We have big news! After a lot of hard work, we’ve created the newest DIY membership program—DIY Content Marketing.
DIY Content Marketing is an online video training program that covers how you can market your business online with your expertise. It’s made up of a core program with 15 videos covering the planning, research, creation and analysis of the content marketing process.
These 15 videos go over the strategies necessary to get your campaign working properly. Along with each core video is an accompanying worksheet to help you create your own powerful content marketing campaign. And to get the tactics, like social media tricks, creating and editing video, writing compelling blogs, installing social WordPress plugins, and improving SEO, we have the DIY Content Marketing bonus library. If you need a step-by-step tutorial and it’s not in the bonus library, you can email us and we’ll create it for you.
I had a very interesting conversation over the weekend with my hair stylist. She was explaining to me that over the past month her walk in customer rate was dropping like crazy.
My first thought was to ask if she had received any bad reviews on Yelp or Google. She said she had no idea, and that she never checks stuff like that because she isn’t computer savvy.
We checked right then and there on my phone. Low and behold, she had received a scathing review from a client about a month and a half ago. Unfortunately people only tend to leave feedback if they’re extremely happy or extremely dissatisfied with a product or service.
Last year we ran the social media for a political campaign that ended up on the November ballot. Needless to say, those were some really long hours. I worked hard but missed my family. So I decided to take a couple extra days off before Thanksgiving and surprise them with a few days in Disneyland.
I’ve taken my wife and daughter there many times over the years, but this time the trip was different. I inadvertently scheduled our trip for one of their busiest times of the year, great. There’s never really an empty day at Disneyland, but this time was especially packed. Even though it felt like there were 38 bazillion people there and the wait times for rides were almost always over an hour, I still had a really good time.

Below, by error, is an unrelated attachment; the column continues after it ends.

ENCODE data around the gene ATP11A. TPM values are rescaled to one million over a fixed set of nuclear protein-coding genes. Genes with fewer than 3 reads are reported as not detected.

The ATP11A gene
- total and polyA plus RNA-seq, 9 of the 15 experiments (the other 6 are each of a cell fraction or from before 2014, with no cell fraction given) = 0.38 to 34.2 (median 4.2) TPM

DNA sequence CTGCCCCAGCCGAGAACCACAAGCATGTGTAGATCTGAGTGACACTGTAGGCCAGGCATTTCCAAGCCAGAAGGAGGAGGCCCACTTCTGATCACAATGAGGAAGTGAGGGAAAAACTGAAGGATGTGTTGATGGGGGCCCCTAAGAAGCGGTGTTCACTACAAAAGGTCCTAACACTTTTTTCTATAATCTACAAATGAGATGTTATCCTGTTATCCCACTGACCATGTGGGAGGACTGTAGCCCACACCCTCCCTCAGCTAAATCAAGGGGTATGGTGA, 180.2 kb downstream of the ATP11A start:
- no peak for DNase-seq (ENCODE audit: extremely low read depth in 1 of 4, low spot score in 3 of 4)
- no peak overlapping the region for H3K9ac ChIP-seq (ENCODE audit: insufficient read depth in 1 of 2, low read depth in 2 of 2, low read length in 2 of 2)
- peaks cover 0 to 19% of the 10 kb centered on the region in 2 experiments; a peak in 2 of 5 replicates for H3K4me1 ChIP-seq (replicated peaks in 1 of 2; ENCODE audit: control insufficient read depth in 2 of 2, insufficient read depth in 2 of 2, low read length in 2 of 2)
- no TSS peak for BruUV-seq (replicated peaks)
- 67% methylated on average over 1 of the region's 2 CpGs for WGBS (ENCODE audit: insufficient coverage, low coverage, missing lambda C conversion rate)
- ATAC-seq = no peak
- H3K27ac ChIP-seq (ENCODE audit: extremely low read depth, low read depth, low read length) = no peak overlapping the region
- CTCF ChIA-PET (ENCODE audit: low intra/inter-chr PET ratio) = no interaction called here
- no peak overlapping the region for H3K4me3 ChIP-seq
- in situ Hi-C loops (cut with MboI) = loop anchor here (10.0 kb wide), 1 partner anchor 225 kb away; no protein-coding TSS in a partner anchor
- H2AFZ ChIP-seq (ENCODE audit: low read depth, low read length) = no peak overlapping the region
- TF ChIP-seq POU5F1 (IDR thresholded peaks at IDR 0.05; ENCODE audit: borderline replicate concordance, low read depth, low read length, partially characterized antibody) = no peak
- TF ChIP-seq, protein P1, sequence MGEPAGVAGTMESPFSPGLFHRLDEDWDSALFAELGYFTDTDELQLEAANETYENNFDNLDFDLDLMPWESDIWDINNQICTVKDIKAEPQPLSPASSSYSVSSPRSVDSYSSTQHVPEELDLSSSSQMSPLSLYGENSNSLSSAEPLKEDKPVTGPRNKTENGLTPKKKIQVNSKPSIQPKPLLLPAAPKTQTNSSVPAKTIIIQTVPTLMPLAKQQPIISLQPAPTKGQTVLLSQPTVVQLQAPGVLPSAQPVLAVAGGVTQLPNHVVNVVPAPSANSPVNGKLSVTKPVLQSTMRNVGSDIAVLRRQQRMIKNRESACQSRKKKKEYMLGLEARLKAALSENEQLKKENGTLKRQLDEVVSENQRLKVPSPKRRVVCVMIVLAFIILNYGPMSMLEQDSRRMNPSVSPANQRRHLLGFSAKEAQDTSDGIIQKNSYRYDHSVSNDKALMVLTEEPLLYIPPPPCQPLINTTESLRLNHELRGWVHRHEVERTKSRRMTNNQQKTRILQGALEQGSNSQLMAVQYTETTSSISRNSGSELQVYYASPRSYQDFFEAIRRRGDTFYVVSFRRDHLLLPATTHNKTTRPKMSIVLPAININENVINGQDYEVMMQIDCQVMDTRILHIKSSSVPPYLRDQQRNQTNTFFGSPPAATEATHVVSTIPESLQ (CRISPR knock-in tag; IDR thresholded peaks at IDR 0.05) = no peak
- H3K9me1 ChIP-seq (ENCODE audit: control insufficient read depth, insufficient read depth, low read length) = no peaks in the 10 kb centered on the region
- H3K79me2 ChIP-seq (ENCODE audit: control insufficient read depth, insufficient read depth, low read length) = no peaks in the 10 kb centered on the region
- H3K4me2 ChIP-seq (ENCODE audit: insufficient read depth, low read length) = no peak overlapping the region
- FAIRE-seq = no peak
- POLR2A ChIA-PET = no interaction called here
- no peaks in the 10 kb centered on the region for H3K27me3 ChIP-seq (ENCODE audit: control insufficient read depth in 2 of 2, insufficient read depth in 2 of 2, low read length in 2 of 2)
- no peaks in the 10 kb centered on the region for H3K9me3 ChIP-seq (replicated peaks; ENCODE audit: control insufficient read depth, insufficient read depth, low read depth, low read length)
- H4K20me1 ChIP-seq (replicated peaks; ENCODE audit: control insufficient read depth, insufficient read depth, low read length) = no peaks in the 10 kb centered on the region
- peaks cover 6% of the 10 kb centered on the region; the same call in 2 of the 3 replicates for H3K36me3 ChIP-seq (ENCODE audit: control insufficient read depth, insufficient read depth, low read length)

This was weird to me because I normally get pretty agitated when I have to wait. I walk fast, drive fast and talk fast so waiting in line isn’t my thing.
On our last night there we were beat. We spent nearly 30 hours in the park over the span of 2 days and my feet were killing me. But as I sat there eating ice cream with my daughter in the middle of a snow flurry (yes they make it snow) it came to me. Disneyland isn’t just a great place to visit—it’s a great business.
We concluded that night with one of the best fireworks shows I’ve seen in years and hobbled back to the hotel room to collapse in bed—another successful Disneyland trip in the books.
As I was driving home the next day, I thought about my Disneyland experience. A few things really stuck out to me that are perfect examples of how Disneyland just dominates the industry.
Have you ever seen a commercial or advertisement and thought, “Who came up with this stupid idea?”
Companies are always trying to come up with some new and innovative way to promote themselves. This kind of out of the box thinking can lead to major success. More often than not, it leads to disaster.
Some of the biggest marketing disasters are simply the result of not thinking things through. Everyone makes mistakes, even big brands. Luckily for us, we can look at these blunders and learn from them.
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Websites like Groupon, LivingSocial, and Google Offers can be used to connect consumers with businesses by offering services or products at a discounted rate. The customer feels like they’re getting a great deal, and the business gets exposure and new customers. Sounds like a surefire win-win situation, right?
While these sites have been shown to increase sales, it’s a far cry from a sure thing. There are some pitfalls with this type of promotional marketing. Before you decide to set up a deal with one of these sites, ask yourself if setting up an online bargain through a third-party promoter will ultimately help or hurt your business. Take some common merchant complaints into account.